Visit This Hidden Gem Philippines Island For A Tropical Escape Instead Of Overcrowded Boracay

A visit to the magical shores of the Philippines' Panglao Island feels a lot like time travel: You get to see, feel, and taste what the legendary Filipino tourist mecca of Boracay must have been like in its heyday, when its gleaming white beaches were packed with 24-hour party people kiteboarding by day, and fire dancing on the sand by night. Before the decades-long bash was spoiled by overtourism.


Beloved by backpackers in the '70s and '80s, Boracay became perhaps the most famous of the Philippines' 7,640 islands. Way too famous. The island drew more tourists than its infrastructure could support, so in 2018, the government closed the island for six months to give its fragile ecosystem time to recover. The island reopened with a cleaned-up beachfront, a daily cap on visitors, and less of a round-the-clock party vibe: The fire dancers were even asked to use LED lights instead of sooty kerosene.

Boracay is still a great destination, especially for a vacation that won't break the bank. But if you're looking for a taste of that original recipe, the spirit of Boracay lives on at a far more sustainable scale on idyllic Panglao Island. With 35 square miles of stunning beaches and splendid coral reefs, it's just an hour-and-a-half flight from Manila.


Is Panglao Island the new Boracay?

"Alona Beach is a scaled down version of Boracay but without the crowds and traffic," wrote one visitor on Tripadvisor. This is the Panglao Island beach where the bars and resorts spill directly out onto the sand — and yes, there is fire dancing on the beach after dark here. 


If you're unsure where to start your pub crawl, Aluna Beach Lounge, owned by an expat U.S. Army veteran, has fabulous tiki decor and a generous happy hour. It's always the sign of a great bar when locals and tourists rub elbows, as they do here, and more than one visitor has described it as a great place for solo travelers to meet people.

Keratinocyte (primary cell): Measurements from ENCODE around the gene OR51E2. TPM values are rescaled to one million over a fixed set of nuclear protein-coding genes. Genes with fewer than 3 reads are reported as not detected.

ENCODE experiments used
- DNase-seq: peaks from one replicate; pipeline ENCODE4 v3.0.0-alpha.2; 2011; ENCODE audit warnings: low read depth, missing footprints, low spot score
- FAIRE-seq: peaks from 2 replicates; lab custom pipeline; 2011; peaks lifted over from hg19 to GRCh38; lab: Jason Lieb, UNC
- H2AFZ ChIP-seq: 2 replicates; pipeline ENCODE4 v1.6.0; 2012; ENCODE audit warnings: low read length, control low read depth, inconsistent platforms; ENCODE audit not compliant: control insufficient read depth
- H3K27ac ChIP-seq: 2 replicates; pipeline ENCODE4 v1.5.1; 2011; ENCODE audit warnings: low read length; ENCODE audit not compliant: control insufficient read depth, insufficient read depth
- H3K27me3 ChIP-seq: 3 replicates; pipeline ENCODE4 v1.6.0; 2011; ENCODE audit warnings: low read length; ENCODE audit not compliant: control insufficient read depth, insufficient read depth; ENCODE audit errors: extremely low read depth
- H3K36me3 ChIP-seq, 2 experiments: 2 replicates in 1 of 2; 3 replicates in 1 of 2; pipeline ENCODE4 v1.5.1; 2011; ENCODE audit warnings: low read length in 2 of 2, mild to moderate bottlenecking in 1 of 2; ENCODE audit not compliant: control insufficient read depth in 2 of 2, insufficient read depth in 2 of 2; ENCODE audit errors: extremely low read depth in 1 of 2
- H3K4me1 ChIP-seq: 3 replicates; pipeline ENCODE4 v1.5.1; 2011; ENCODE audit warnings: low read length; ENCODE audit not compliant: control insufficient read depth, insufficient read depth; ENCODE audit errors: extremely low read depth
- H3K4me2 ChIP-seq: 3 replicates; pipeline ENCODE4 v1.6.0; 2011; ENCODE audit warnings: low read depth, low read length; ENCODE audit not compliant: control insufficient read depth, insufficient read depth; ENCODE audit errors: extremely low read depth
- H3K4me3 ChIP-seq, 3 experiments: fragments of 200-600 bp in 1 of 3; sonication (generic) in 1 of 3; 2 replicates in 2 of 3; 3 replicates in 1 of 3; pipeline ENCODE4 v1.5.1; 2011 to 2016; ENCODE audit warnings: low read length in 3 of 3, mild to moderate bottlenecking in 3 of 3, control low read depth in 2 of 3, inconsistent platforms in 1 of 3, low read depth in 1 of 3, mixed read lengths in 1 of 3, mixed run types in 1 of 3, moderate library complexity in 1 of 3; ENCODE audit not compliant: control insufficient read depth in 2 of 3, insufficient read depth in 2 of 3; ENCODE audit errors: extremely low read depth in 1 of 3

You will either love or hate Alona Beach, depending on which type of beach-goer you are: a reveler or a relaxer. Not that those two modes are mutually exclusive: If you're party-prone, nearby Dumaluan Beach is the perfect pristine place to recover from a late night. It's known for its ravishing scenery and chill vibe.

Panglao has a lot to offer for adventure-seekers

If you're more of a sportster than a scenester, you have your pick of many highly-rated dive outfitters on Panglao. Not certified? PADI Open Water courses are generally less expensive in Asia than in other parts of the world. So, for less than you might spend getting yourself certified in California, you can treat your sweetie to a package that includes seven nights at a Panglao resort, PADI certification, an island sightseeing tour, and even a couple's massage. You can start planning with this beginner's guide to scuba diving.


Meanwhile, snorkeling from Alona Beach is simple: Just walk out into the surf and start finding Nemo. Clownfish that look just as animated as the Disney character live here, as do cool starfish that look nothing whatsoever like SpongeBob SquarePants. Just remember to caress them only with your eyes, as you should never touch anything while snorkeling.

Panglao is also a great spot for kitesurfing, with lessons and rentals available. But the most off-the-wall adventure you can find on Panglao has to be cliff diving. The Molave Cove and Cliff Diving Resort, which offers both rooms and day passes, is only about 15 minutes away from Alona Beach on a rented scooter. There are other cliffs on the island, but the bonus here is the long, jutting diving board atop the 22-foot cliff, which gives you more clearance from the shore so that you won't end up on the rocks.